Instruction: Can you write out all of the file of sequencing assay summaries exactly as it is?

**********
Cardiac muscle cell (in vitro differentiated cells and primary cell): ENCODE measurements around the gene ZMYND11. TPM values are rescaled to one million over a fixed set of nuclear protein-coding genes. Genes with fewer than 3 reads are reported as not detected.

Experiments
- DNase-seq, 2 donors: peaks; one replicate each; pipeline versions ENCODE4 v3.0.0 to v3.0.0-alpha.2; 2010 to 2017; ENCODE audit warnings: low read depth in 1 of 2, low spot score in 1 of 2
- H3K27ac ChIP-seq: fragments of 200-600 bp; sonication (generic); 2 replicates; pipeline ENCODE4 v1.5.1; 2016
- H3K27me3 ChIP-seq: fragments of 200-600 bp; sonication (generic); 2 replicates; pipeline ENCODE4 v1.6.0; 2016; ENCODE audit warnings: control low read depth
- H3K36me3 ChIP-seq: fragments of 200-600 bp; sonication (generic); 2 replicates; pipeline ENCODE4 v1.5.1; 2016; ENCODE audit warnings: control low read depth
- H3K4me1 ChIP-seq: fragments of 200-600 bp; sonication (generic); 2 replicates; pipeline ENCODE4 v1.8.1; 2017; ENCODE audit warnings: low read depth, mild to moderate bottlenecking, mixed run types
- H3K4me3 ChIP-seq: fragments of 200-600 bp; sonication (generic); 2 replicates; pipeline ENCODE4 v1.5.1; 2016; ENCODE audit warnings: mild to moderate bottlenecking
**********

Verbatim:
Cardiac muscle cell (in vitro differentiated cells and primary cell): ENCODE measurements around the gene ZMYND11. TPM values are rescaled to one million over a fixed set of nuclear protein-coding genes. Genes with fewer than 3 reads are reported as not detected.

Experiments
- DNase-seq, 2 donors: peaks; one replicate each; pipeline versions ENCODE4 v3.0.0 to v3.0.0-alpha.2; 2010 to 2017; ENCODE audit warnings: low read depth in 1 of 2, low spot score in 1 of 2
- H3K27ac ChIP-seq: fragments of 200-600 bp; sonication (generic); 2 replicates; pipeline ENCODE4 v1.5.1; 2016
- H3K27me3 ChIP-seq: fragments of 200-600 bp; sonication (generic); 2 replicates; pipeline ENCODE4 v1.6.0; 2016; ENCODE audit warnings: control low read depth
- H3K36me3 ChIP-seq: fragments of 200-600 bp; sonication (generic); 2 replicates; pipeline ENCODE4 v1.5.1; 2016; ENCODE audit warnings: control low read depth
- H3K4me1 ChIP-seq: fragments of 200-600 bp; sonication (generic); 2 replicates; pipeline ENCODE4 v1.8.1; 2017; ENCODE audit warnings: low read depth, mild to moderate bottlenecking, mixed run types
- H3K4me3 ChIP-seq: fragments of 200-600 bp; sonication (generic); 2 replicates; pipeline ENCODE4 v1.5.1; 2016; ENCODE audit warnings: mild to moderate bottlenecking